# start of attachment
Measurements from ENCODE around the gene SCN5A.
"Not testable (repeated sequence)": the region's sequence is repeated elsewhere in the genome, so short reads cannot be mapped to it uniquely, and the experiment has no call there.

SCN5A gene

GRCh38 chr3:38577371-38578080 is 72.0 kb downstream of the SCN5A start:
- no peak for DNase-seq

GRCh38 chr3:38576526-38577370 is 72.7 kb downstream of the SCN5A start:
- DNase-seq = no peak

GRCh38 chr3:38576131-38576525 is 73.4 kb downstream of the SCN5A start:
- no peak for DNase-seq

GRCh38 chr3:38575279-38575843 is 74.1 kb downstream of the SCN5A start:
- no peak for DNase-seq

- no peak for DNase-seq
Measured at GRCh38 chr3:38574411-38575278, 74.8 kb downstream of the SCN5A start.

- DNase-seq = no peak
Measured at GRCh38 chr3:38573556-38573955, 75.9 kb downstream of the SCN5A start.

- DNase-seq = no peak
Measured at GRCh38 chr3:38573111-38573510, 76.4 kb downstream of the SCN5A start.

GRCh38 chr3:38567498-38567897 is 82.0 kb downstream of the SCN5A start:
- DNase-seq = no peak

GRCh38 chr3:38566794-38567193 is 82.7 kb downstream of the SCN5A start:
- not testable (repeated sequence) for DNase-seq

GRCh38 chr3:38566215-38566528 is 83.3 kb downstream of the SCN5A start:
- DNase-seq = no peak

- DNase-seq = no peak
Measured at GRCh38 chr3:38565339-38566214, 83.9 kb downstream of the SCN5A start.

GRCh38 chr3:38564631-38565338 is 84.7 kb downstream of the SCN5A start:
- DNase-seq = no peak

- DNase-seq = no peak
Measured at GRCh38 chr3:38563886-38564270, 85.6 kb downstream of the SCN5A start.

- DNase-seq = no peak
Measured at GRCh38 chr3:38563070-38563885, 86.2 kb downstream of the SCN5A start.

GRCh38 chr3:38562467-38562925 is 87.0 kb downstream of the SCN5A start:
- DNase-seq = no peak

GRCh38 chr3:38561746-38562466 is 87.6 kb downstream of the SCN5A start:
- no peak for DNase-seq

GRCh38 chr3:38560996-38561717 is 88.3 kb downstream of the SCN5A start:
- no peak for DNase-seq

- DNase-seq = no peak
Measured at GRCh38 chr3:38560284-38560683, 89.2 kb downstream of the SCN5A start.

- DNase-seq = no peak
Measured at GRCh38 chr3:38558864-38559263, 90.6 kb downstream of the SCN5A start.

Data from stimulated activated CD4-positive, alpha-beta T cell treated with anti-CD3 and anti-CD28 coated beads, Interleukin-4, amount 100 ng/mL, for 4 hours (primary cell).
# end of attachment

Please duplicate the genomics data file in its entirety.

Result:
Measurements from ENCODE around the gene SCN5A.
"Not testable (repeated sequence)": the region's sequence is repeated elsewhere in the genome, so short reads cannot be mapped to it uniquely, and the experiment has no call there.

SCN5A gene

GRCh38 chr3:38577371-38578080 is 72.0 kb downstream of the SCN5A start:
- no peak for DNase-seq

GRCh38 chr3:38576526-38577370 is 72.7 kb downstream of the SCN5A start:
- DNase-seq = no peak

GRCh38 chr3:38576131-38576525 is 73.4 kb downstream of the SCN5A start:
- no peak for DNase-seq

GRCh38 chr3:38575279-38575843 is 74.1 kb downstream of the SCN5A start:
- no peak for DNase-seq

- no peak for DNase-seq
Measured at GRCh38 chr3:38574411-38575278, 74.8 kb downstream of the SCN5A start.

- DNase-seq = no peak
Measured at GRCh38 chr3:38573556-38573955, 75.9 kb downstream of the SCN5A start.

- DNase-seq = no peak
Measured at GRCh38 chr3:38573111-38573510, 76.4 kb downstream of the SCN5A start.

GRCh38 chr3:38567498-38567897 is 82.0 kb downstream of the SCN5A start:
- DNase-seq = no peak

GRCh38 chr3:38566794-38567193 is 82.7 kb downstream of the SCN5A start:
- not testable (repeated sequence) for DNase-seq

GRCh38 chr3:38566215-38566528 is 83.3 kb downstream of the SCN5A start:
- DNase-seq = no peak

- DNase-seq = no peak
Measured at GRCh38 chr3:38565339-38566214, 83.9 kb downstream of the SCN5A start.

GRCh38 chr3:38564631-38565338 is 84.7 kb downstream of the SCN5A start:
- DNase-seq = no peak

- DNase-seq = no peak
Measured at GRCh38 chr3:38563886-38564270, 85.6 kb downstream of the SCN5A start.

- DNase-seq = no peak
Measured at GRCh38 chr3:38563070-38563885, 86.2 kb downstream of the SCN5A start.

GRCh38 chr3:38562467-38562925 is 87.0 kb downstream of the SCN5A start:
- DNase-seq = no peak

GRCh38 chr3:38561746-38562466 is 87.6 kb downstream of the SCN5A start:
- no peak for DNase-seq

GRCh38 chr3:38560996-38561717 is 88.3 kb downstream of the SCN5A start:
- no peak for DNase-seq

- DNase-seq = no peak
Measured at GRCh38 chr3:38560284-38560683, 89.2 kb downstream of the SCN5A start.

- DNase-seq = no peak
Measured at GRCh38 chr3:38558864-38559263, 90.6 kb downstream of the SCN5A start.

Data from stimulated activated CD4-positive, alpha-beta T cell treated with anti-CD3 and anti-CD28 coated beads, Interleukin-4, amount 100 ng/mL, for 4 hours (primary cell).